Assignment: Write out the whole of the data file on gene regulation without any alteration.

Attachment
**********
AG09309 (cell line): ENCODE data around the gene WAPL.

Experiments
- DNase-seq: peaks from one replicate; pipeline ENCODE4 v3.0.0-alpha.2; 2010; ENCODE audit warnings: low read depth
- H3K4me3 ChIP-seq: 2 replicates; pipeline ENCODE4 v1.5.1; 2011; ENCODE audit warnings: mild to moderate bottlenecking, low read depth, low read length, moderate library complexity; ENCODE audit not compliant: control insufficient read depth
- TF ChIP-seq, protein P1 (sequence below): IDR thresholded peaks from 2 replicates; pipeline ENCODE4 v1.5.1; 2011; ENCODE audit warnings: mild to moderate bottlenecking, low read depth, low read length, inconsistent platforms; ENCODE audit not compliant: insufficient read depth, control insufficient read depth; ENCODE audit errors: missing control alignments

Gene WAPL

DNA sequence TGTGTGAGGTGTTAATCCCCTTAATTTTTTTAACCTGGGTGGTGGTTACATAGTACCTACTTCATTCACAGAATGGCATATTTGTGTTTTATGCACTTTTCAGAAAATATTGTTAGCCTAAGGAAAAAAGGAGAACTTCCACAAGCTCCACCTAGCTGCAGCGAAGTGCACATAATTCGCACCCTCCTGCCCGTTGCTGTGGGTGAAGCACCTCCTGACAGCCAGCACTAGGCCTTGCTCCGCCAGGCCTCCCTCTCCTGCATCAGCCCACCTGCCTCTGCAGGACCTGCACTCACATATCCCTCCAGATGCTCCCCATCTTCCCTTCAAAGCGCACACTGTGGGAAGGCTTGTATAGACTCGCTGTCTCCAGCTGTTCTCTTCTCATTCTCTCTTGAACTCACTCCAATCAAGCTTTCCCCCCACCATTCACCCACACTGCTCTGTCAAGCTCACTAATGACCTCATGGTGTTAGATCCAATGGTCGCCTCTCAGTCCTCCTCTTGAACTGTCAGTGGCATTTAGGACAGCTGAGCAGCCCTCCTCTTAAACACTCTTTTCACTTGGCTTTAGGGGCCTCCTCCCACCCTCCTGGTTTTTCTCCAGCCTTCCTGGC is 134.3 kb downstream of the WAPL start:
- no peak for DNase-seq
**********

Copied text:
AG09309 (cell line): ENCODE data around the gene WAPL.

Experiments
- DNase-seq: peaks from one replicate; pipeline ENCODE4 v3.0.0-alpha.2; 2010; ENCODE audit warnings: low read depth
- H3K4me3 ChIP-seq: 2 replicates; pipeline ENCODE4 v1.5.1; 2011; ENCODE audit warnings: mild to moderate bottlenecking, low read depth, low read length, moderate library complexity; ENCODE audit not compliant: control insufficient read depth
- TF ChIP-seq, protein P1 (sequence below): IDR thresholded peaks from 2 replicates; pipeline ENCODE4 v1.5.1; 2011; ENCODE audit warnings: mild to moderate bottlenecking, low read depth, low read length, inconsistent platforms; ENCODE audit not compliant: insufficient read depth, control insufficient read depth; ENCODE audit errors: missing control alignments

Gene WAPL

DNA sequence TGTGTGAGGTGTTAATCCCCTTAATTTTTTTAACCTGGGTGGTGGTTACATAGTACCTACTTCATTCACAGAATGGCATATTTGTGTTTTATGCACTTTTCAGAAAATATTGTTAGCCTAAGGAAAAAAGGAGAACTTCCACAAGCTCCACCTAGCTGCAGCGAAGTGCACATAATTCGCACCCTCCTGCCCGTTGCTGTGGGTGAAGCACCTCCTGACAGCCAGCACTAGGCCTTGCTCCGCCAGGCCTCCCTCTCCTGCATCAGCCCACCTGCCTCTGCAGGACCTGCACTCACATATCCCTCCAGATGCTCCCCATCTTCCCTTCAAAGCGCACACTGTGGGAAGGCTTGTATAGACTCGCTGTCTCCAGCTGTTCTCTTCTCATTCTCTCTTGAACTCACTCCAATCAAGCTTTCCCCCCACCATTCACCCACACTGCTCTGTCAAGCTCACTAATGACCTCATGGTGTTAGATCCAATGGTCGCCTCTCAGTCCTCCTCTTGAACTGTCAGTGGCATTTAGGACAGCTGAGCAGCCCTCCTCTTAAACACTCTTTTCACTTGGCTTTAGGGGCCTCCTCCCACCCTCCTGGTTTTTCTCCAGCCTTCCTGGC is 134.3 kb downstream of the WAPL start:
- no peak for DNase-seq